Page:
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Leetcode Problem #1713 (*Hard*): Minimum Operations to Make a Subsequence

*Description:*

*You are given an array target that consists of distinct integers and another integer array arr that can have duplicates.*

*In one operation, you can insert any integer at any position in arr. For example, if arr = [1,4,1,2], you can add 3 in the middle and make it [1,4,3,1,2]. Note that you can insert the integer at the very beginning or end of the array.*

*Return the minimum number of operations needed to make target a subsequence of arr.*

*A subsequence of an array is a new array generated from the original array by deleting some elements (possibly none) without changing the remaining elements' relative order. For example, [2,7,4] is a subsequence of [4,2,3,7,2,1,4], while [2,4,2] is not.*

*Examples:*

Example 1: | |
---|---|

Input: |
target = [5,1,3], arr = [9,4,2,3,4] |

Output: |
2 |

Explanation: |
You can add 5 and 1 in such a way that makes arr = [5,9,4,1,2,3,4], then target will be a subsequence of arr. |

Example 2: | |
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Input: |
target = [6,4,8,1,3,2], arr = [4,7,6,2,3,8,6,1] |

Output: |
3 |

*Constraints:*

- 1 <= target.length, arr.length <= 10^5
- 1 <= target[i], arr[i] <= 10^9
- target contains no duplicates

*Idea:*

Normally, we'd solve this problem by identifying the **longest common subsequence**, as that would also indicate how many elements would therefore need to be inserted to make the target array (**T**) a possible match. LCS algorithms have an **O(m * n)** time complexity, however, which is far too long in this case.

This solution is actually much more straightforward once we realize that **T** has *distinct* elements. That means that instead of an LCS approach, we can instead treat the elements of **T** as their index and solve this using a **largest increasing subsequence** approach instead, with a time complexity of **O(n * log n)**.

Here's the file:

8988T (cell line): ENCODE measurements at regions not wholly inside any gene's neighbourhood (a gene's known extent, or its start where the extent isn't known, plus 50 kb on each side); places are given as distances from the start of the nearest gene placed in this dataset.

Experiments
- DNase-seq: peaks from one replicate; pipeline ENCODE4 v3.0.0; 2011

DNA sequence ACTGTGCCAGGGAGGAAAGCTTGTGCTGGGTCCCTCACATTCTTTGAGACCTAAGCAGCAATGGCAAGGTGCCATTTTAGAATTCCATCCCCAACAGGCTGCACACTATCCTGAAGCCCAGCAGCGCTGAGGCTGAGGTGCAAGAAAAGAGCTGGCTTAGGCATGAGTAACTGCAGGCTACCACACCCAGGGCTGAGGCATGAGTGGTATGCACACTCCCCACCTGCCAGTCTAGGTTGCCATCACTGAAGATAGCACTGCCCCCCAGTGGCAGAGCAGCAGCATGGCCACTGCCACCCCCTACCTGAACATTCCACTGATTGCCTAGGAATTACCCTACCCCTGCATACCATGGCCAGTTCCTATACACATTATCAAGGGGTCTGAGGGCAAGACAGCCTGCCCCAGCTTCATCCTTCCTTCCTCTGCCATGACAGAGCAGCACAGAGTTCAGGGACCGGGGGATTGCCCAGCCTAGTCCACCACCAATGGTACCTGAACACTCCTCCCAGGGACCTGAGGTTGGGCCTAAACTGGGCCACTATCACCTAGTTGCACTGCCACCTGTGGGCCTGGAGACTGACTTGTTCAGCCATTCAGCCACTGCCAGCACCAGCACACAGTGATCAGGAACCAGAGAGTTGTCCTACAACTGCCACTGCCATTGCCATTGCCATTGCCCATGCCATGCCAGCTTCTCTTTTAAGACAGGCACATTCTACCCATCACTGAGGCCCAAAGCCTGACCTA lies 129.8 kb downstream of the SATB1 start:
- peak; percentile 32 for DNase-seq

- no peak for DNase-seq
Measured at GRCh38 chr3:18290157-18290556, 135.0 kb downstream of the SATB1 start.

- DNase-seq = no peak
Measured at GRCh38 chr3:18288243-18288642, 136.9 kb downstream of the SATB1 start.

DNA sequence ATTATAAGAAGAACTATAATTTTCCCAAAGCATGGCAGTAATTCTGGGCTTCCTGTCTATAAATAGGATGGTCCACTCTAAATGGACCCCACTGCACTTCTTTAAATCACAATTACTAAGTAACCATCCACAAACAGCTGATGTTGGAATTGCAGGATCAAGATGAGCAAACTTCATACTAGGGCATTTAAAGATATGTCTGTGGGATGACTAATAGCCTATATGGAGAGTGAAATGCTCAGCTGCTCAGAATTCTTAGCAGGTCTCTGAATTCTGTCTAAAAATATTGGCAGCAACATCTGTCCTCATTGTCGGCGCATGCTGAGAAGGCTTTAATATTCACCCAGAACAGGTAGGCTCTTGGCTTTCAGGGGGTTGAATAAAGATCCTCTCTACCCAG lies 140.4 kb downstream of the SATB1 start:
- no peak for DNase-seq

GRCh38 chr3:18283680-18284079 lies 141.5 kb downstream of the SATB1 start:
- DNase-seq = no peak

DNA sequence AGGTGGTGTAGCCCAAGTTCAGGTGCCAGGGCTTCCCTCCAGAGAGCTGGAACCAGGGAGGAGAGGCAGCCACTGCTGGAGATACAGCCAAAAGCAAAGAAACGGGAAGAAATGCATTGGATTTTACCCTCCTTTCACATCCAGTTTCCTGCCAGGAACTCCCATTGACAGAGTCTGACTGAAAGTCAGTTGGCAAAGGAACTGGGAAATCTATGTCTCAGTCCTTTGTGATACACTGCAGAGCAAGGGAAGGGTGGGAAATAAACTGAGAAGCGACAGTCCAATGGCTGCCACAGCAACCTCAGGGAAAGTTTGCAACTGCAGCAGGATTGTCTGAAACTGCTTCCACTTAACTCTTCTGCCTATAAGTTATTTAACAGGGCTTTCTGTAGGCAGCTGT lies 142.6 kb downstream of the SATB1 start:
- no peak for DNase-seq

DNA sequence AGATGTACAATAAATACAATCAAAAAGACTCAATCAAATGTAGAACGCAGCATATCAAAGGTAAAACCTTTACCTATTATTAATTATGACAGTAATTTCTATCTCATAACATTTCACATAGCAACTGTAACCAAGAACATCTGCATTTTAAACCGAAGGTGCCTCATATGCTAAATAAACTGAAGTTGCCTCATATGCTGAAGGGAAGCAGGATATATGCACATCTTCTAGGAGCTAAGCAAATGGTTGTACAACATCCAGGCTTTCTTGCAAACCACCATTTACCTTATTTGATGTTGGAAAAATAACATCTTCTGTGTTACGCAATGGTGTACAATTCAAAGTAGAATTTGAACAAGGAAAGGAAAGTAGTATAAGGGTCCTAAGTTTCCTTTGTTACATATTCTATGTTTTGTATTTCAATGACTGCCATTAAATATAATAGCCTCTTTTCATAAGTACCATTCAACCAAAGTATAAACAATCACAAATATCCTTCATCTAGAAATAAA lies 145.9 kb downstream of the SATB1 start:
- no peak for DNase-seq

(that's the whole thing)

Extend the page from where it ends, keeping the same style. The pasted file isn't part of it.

In a LIS solution, we first need to create an index map (**imap**) to use a reference. Since we only need the length of the larest subsequence rather than needing to be able to reconstruct it, we just need to use an array (**lis**) where **lis[i]** will keep track of the last number in the most efficient **(i-1)**-length subsequence.

In other words, **lis[4]** would be the last number in the lexicographically smallest three-number subsequence. Because each of these subsequences must be increasing by definition, and because each entry in **lis** represents the best possible version of each length of subsequence, then **lis** is by its very nature an ordered array.

This means that any new number we come across while iterating through **A** (and referencing **A[i]** through **imap**) can be used to replace the first available entry of lis that is larger. And since **lis** is ordered, we can use a simple **binary search** to **find** the appropriate replacement index of **lis**.

Once we're done iterating through **A**, the length of the longest increasing susbequence will be equal to the length of **lis**, which is likewise then the length of the longest common subsequence between **T** and **A**. All we need to do at that point is **return** its difference from **T**'s length to find out how many operations it would take to complete **T**.

*Javascript Code:*

```
var minOperations = function(T, A) {
let imap = new Map(), lis = []
for (let i = 0; i < T.length; i++) imap.set(T[i], i)
for (let i = 0; i < A.length; i++) {
let index = imap.get(A[i])
if (index !== undefined)
lis[find(index, lis)] = index
}
return T.length - lis.length
};
const find = (target, arr, left=0, right=arr.length) => {
while (left <= right) {
let mid = left + right >> 1
if (arr[mid] < target) left = mid + 1
else right = mid - 1
}
return left
}
```

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